Festivals and the Literary World
By Arthur Cola
The age of social media and the internet has transformed the manner in which authors present their stories to the world. This very venue of Goodreads is a fine example of this explosion of electronic marketing and sharing of information on one’s stories. There remains however that personal interaction activity called “a book event.” All of us who write are quite familiar with these events usually held in a local bookstore. It affords us time to speak with people about one’s work in a heartfelt manner. They are also usually arranged through media communication such as email as well. So these events today have become a blend of a human interactive event and that of the electronic age.
For me there is another explosion of cultural events which have become a literary phenomenon affording authors opportunities to present their work. These are the Cultural and Ethnic Festivals held across the nation. Originally designed to bring a taste of a particular ethnic culture to its visitors through music, food and entertainment, each has grown to present not only a historical aspect to its cultural presentation but also the Fine Arts of their heritage. And that now includes Literary works by people like me. Festivals such as Festa Italiana/Milwaukee, Dublin Irish Fest in Ohio, IBAM/Chicago, Boston Irish Fest and Festa Italiana in Washington D.C. are just a few examples of these celebrations of cultural food, music, history, and the Fine Arts which now includes Literary works often reflecting their heritage or stories written by authors of a particular ethnic background.
I love these Festivals which keep me pretty busy through the summer and into the fall season. It affords me an opportunity to engage in dialogue with fellow authors and the festival visitors who may never have been exposed to an author’s work were it not for the festival having an “Authors Corner.” Standing by the table, usually in a tent structure, on which is displayed my books is fun for me. This year I had my two twelve year old grandsons with me at Festa Italiana in Milwaukee. They had a blast handing out cards announcing my new novel, THE BROOCH. The people loved it when the “boys” invited them to meet their Papa. The couple of hours they were there was a unique experience for them and brought into the Fine Arts tent a lot of visitors.
The Grandsons of Arthur Cola, wearing their Little Italy shirts from New York, are introduced to the Fine Arts of Italy at Festa Italiana in Milwaukee.
One of the most asked question at any festival is that of why I began to write books. I never get tired of answering that question. It’s a perfect one which allows me to introduce my books. And so I begin with how my first story was written for my grandchildren, in fact the very ones handing out those cards when they were in Kindergarten. Thus was born “Papa and the Gingerbread Man.” A Christmas fantasy adventure fantasy set in St. Augustine Florida its format of learning a little early American History while chasing the vacationing famous cookie man throughout America’s oldest city is a hit with grandparents and kids alike.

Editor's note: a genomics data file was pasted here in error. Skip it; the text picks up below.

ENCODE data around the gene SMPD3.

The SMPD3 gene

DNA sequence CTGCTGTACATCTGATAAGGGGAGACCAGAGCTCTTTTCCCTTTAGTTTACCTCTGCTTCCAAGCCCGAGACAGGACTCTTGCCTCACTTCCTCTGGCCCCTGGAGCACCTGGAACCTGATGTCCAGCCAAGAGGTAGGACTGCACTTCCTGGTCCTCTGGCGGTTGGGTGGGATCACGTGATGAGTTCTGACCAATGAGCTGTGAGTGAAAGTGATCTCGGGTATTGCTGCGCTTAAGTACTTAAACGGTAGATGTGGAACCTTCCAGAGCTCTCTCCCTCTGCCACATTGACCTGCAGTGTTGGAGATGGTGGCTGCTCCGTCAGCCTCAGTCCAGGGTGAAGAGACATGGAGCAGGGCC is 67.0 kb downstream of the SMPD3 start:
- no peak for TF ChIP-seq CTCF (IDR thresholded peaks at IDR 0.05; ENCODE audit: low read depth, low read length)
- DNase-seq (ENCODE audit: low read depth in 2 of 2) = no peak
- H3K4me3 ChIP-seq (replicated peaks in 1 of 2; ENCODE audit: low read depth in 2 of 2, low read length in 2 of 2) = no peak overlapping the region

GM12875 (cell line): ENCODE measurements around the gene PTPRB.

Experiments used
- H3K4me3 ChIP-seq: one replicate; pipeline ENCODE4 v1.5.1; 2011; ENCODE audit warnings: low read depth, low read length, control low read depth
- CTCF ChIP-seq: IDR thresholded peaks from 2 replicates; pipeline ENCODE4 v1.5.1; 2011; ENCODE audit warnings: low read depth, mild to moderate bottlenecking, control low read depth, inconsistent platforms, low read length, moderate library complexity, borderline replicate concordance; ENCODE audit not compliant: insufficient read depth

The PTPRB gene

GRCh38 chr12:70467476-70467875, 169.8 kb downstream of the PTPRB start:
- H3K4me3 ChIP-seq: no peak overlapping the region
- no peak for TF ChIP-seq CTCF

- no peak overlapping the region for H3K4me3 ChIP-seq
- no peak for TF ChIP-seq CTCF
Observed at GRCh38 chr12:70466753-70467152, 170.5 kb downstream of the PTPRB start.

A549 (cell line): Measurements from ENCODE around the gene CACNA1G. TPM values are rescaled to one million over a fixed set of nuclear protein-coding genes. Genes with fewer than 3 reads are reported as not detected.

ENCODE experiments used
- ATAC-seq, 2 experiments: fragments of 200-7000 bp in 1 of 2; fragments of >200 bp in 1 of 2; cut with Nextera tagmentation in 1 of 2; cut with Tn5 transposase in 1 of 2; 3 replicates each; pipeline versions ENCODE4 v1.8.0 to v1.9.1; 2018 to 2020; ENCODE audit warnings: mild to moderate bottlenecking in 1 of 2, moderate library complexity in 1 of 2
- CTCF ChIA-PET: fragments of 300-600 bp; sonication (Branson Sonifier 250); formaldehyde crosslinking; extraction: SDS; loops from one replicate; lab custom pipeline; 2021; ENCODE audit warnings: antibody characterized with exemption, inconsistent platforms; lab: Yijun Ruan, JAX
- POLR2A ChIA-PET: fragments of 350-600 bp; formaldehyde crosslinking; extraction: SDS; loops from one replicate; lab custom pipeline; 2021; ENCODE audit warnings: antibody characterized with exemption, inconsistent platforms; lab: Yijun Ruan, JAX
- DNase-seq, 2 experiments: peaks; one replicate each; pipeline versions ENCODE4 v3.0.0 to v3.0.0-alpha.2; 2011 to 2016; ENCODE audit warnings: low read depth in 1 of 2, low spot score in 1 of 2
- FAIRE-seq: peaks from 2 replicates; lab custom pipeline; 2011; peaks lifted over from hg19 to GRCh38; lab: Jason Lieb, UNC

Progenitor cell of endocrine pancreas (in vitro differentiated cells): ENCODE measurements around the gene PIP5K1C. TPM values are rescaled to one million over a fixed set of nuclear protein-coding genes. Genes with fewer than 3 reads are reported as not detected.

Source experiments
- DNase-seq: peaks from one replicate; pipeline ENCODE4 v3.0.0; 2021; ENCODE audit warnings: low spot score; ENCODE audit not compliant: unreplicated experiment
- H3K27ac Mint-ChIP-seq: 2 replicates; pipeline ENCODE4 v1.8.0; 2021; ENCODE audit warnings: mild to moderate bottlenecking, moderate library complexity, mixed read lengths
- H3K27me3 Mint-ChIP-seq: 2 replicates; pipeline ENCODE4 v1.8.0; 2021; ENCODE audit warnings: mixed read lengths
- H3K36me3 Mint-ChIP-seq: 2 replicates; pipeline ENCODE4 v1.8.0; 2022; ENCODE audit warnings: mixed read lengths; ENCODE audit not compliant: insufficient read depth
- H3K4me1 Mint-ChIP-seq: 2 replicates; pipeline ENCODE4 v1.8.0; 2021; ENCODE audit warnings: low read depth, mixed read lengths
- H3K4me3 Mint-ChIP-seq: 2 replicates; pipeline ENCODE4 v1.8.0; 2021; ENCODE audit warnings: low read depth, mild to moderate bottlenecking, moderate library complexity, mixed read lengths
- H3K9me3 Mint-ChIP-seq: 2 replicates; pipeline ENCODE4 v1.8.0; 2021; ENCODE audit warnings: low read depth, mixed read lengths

From that introduction, I present my family friendly novels of “Papa and the Leprechaun King” and “The Shamrock Crown.” “These tales are based on experiences encountered while on a self-guided tour of Ireland and the United Kingdom,” I tell them. They are a blend of present day events with the folklore, history and legends of these nations. My middle school aged grandsons liked reading these stories of American tourists saving the Realm of the Wee Folk while on Tour of Ireland and that of the legend of King Arthur and the Knights of the Round Table brought into the 21st Century and so do the “baby boomers” of my generation.
Moving to my adult novels, The Stone Cutter Genius and The Brooch I am able to answer another frequently asked question, why did I write stories revolving around the life and times of the Renaissance Artist Michelangelo. The answer often surprises them. While most kids of my day had heroes like The Lone Ranger and Superman, my childhood hero was an artist who had died 500 years ago. “My, you must have been from an artistic family” they would remark. “Not hardly, I grew up in the “little Italy” neighborhood of Chicago on the near west side. The reason I looked up to Michelangelo was that he was of my height and weight.” When I went to Italy years later doing post graduate work at Loyola University in Rome, I began to form an idea for a book. Later when I took a group of my students to Italy, their antics and experiences would serve to provide much fodder for the telling of a story filled with the issues of the present day and intertwined with that of the life and times of Michelangelo. And so these mystery tales based on the Italian legend of the “Ring of the Magi” from the days of the Renaissance were born.
Festivals are indeed a great way for authors to get the word out on their work. Many of them now have scheduled formal presentations for the author. Thus the author has an audience. These usually run around 30 to 45 minutes, thus I am able to present the background of the forming of my books with a/v highlights as well. It also allows me to throw in the news of the film project for my screenplay, “Ring of the Magi.” That usually results in a lot of interest as well. Of course those questions, of which I have written, will be among those asked during the question and answer period which concludes the presentation. Festivals are great fun and a wonderful marketing opportunity for we who write.